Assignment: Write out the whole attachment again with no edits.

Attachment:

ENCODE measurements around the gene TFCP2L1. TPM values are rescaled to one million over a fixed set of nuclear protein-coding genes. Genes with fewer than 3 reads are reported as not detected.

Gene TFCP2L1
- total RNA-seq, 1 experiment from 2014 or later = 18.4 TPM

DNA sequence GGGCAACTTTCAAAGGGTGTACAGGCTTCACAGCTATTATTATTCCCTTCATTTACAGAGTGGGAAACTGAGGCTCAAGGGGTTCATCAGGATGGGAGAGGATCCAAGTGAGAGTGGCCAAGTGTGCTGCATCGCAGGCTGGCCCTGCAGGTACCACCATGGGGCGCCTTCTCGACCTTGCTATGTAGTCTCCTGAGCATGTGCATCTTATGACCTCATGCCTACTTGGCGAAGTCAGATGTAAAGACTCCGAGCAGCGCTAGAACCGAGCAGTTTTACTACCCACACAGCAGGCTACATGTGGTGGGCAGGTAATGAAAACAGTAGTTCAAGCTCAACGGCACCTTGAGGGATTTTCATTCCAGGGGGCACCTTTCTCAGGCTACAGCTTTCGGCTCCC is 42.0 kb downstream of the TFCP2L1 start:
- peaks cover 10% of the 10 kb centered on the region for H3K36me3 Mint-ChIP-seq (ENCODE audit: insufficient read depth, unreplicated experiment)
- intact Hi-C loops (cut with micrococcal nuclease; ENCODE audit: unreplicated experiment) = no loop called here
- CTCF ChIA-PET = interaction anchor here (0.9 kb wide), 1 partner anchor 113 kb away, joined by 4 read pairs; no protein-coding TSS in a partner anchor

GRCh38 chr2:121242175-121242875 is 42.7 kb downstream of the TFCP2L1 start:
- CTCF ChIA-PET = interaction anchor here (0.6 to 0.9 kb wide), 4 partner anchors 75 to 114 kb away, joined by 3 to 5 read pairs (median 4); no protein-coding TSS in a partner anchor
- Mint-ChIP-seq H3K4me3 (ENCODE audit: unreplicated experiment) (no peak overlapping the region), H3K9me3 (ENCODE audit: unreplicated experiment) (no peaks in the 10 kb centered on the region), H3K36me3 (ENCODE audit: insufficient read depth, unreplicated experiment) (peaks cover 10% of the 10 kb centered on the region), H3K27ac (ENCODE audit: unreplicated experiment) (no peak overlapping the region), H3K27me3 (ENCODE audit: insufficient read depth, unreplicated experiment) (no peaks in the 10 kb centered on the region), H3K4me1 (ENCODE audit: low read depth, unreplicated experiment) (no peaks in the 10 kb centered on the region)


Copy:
ENCODE measurements around the gene TFCP2L1. TPM values are rescaled to one million over a fixed set of nuclear protein-coding genes. Genes with fewer than 3 reads are reported as not detected.

Gene TFCP2L1
- total RNA-seq, 1 experiment from 2014 or later = 18.4 TPM

DNA sequence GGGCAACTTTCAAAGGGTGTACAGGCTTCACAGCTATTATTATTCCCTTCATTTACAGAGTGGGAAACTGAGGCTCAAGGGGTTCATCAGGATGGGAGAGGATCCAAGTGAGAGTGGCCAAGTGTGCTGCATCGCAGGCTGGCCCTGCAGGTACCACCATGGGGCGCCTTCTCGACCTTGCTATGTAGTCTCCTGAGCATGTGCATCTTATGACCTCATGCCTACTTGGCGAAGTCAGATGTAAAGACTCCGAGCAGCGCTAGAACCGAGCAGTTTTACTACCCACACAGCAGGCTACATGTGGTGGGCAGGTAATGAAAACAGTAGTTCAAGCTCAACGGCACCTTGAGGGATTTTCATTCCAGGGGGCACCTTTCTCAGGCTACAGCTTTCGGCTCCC is 42.0 kb downstream of the TFCP2L1 start:
- peaks cover 10% of the 10 kb centered on the region for H3K36me3 Mint-ChIP-seq (ENCODE audit: insufficient read depth, unreplicated experiment)
- intact Hi-C loops (cut with micrococcal nuclease; ENCODE audit: unreplicated experiment) = no loop called here
- CTCF ChIA-PET = interaction anchor here (0.9 kb wide), 1 partner anchor 113 kb away, joined by 4 read pairs; no protein-coding TSS in a partner anchor

GRCh38 chr2:121242175-121242875 is 42.7 kb downstream of the TFCP2L1 start:
- CTCF ChIA-PET = interaction anchor here (0.6 to 0.9 kb wide), 4 partner anchors 75 to 114 kb away, joined by 3 to 5 read pairs (median 4); no protein-coding TSS in a partner anchor
- Mint-ChIP-seq H3K4me3 (ENCODE audit: unreplicated experiment) (no peak overlapping the region), H3K9me3 (ENCODE audit: unreplicated experiment) (no peaks in the 10 kb centered on the region), H3K36me3 (ENCODE audit: insufficient read depth, unreplicated experiment) (peaks cover 10% of the 10 kb centered on the region), H3K27ac (ENCODE audit: unreplicated experiment) (no peak overlapping the region), H3K27me3 (ENCODE audit: insufficient read depth, unreplicated experiment) (no peaks in the 10 kb centered on the region), H3K4me1 (ENCODE audit: low read depth, unreplicated experiment) (no peaks in the 10 kb centered on the region)